Garden Valley, TX — Recently, a young Sierra Leonean woman made a trip back to the African country of her birth to volunteer onboard a floating hospital, the Africa Mercy, which is operated by Mercy Ships. She is alive today, thanks to a Mercy Ships medical intervention two decades ago.
This year on International Women's Day, the global nonprofit highlights her inspiring story as an example of the lives of women and children being saved every day through improved maternal health. Despite progress in Millennium Development Goal 5, pregnancy remains a major health risk for women in Africa.
According to the World Health Organization (WHO)1, only 42% of births in Africa are attended by skilled personnel. Many mothers and children in developing countries suffer serious injury, disability or death due to complications that would be preventable or treatable in developed nations. For the past 20 years, Mercy Ships has been addressing women's and children's health issues in West African nations through the deployment of their state-of-the art hospital ships.
"Put simply, it is thanks to Mercy Ships that both my mother and I are alive today. That alone makes me want to give something back," says 18-year-old Tina Regina Conteh, now from Australia thanks to the nation's refugee resettlement program.
Back in the early 1990s at the start of Sierra Leone's decade-long civil war, Tina Regina's parents, Catherine and Augustine Conteh, awaited the birth of their first child. As Catherine's labor continued for a number of days, the family's apprehension grew. Although they took Catherine to the local hospital, they did not have the money to pay for a Caesarean section. This situation is all too common in West Africa. In many cases both the mother and child die. If the mother does survive, she often suffers an injury – called an obstetric fistula – from the pressure of the baby's head on the pelvic bone. The tissue is torn, usually leaving the mother incontinent and unable to bear additional children. Sadly, the poor woman is often abandoned by friends and family – left without any means of support.
The Contehs were not aware that a Mercy Ship was docked a few kilometers away in the port of Freetown. The ship's British anesthetist Keith Thomson happened to be touring the hospital that day and noticed Catherine's distress. When he learned that the family could not afford $100 (the equivalent of about six months' wages) for the necessary operation, Thomson decided to pay the fee himself. And the story had a very happy ending – Catherine was saved and a healthy baby girl, Tina Regina Conteh, was born.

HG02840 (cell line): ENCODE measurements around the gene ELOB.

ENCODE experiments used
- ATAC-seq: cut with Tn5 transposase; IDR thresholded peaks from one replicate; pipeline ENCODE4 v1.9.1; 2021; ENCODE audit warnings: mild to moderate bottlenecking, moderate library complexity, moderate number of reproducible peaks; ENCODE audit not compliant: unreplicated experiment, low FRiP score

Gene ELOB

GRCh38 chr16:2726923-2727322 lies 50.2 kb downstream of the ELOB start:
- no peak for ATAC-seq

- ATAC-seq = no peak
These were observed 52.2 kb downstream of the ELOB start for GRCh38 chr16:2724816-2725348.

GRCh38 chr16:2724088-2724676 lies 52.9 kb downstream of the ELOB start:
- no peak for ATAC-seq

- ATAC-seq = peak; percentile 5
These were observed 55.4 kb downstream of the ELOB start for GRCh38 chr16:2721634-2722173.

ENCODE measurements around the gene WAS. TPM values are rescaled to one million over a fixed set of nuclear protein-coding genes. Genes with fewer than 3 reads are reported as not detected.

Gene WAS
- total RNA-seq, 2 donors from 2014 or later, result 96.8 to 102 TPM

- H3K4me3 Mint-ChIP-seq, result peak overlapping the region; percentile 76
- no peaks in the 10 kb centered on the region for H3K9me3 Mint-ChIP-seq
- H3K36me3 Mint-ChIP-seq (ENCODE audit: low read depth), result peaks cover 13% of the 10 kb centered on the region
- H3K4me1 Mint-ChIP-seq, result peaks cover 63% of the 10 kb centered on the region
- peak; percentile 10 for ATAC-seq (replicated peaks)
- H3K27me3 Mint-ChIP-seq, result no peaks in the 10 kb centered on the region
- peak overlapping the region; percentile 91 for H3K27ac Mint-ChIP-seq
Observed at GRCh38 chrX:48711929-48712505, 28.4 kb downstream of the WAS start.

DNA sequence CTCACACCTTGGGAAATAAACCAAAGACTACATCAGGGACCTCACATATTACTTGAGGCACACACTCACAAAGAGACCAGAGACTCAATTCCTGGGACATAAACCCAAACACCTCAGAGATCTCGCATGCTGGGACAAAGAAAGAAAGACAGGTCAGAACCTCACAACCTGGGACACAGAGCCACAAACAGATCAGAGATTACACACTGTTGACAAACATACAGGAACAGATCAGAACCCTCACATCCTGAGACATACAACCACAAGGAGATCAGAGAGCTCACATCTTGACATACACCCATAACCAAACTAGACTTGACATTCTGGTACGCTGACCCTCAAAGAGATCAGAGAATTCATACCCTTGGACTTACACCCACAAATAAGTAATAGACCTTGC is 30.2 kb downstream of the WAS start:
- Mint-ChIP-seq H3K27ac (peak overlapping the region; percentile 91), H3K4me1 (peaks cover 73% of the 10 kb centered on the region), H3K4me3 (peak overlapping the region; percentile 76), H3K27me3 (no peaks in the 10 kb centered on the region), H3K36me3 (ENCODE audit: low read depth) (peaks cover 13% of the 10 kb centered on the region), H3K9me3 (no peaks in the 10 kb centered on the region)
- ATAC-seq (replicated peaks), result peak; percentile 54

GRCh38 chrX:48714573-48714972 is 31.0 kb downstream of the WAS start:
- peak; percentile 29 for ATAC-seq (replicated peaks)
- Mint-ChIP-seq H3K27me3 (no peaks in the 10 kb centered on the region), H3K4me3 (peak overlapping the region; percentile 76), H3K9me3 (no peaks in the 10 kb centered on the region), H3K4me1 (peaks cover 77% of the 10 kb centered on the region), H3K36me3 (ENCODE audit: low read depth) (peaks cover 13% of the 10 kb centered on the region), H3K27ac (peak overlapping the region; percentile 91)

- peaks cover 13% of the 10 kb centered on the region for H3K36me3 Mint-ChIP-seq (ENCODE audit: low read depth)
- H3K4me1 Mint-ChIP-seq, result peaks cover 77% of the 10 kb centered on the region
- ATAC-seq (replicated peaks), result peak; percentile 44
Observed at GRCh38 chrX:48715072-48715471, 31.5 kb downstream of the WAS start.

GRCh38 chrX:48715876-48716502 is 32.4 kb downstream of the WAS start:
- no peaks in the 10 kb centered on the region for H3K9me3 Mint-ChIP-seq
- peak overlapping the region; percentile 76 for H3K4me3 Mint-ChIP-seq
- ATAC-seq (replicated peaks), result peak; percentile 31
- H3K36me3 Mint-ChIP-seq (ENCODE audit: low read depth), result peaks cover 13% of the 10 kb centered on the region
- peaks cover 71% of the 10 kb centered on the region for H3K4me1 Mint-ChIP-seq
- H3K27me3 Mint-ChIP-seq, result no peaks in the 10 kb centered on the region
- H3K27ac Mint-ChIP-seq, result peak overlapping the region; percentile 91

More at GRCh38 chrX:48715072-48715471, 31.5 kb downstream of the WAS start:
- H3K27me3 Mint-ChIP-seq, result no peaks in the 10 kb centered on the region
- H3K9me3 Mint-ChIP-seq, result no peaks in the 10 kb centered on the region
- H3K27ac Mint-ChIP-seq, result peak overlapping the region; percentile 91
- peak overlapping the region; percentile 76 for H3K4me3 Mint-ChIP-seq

This incident, along with a number of other issues in the years following, converged to contribute to the initial development of the Mercy Ships vesicovaginal fistula (VVF) and rectovaginal fistula (RVF) program, which began more than ten years ago. Now the surgical program onboard the Africa Mercy not only repairs obstetric fistula but also provides specialized surgical training for African surgeons, thus increasing awareness of the condition in their nations.
Dr. Lauri Romanzi, Clinical Associate Professor of Urology at New York University's Langone Medical Center Division of Female Pelvic Medicine will be one of the surgeons volunteering onboard the Africa Mercy this spring.
Within Mercy Ships goal of helping to close the gaps in maternal health in the ports served by the ship, Dr. Romanzi will mentor two Togolese surgeons in aspects of obstetric fistula repair during her six-week stint onboard in April and May. Previously she has done VVF surgery in Niger, Democratic Republic of Congo, Pakistan, Somaliland and Tanzania. Between 60-70 women have been accepted for fistula surgery during the Mercy Ships visit in the port of Lomé.
"When you take care of the women, you take care of the men, you take care of the children, you take care of the village; you contribute to the possibility of a solid foundation for the future of a country. Women suffering obstetric fistula are among the most desperately underserved, impoverished women on earth, suffering shocking degrees of disenfranchisement that require the deepest capacities of human resilience. These women are heroes. It is a privilege to know them and an honor to care for them," stated Dr. Romanzi.
Similarly, Tina Regina is creating a circle of service as she aspires to become a registered nurse and to dedicate her life to helping others, even serving a short while onboard the Africa Mercy. When she finishes her nursing degree, she will continue to make a contribution to the lives of women – helping to create happy endings to their stories.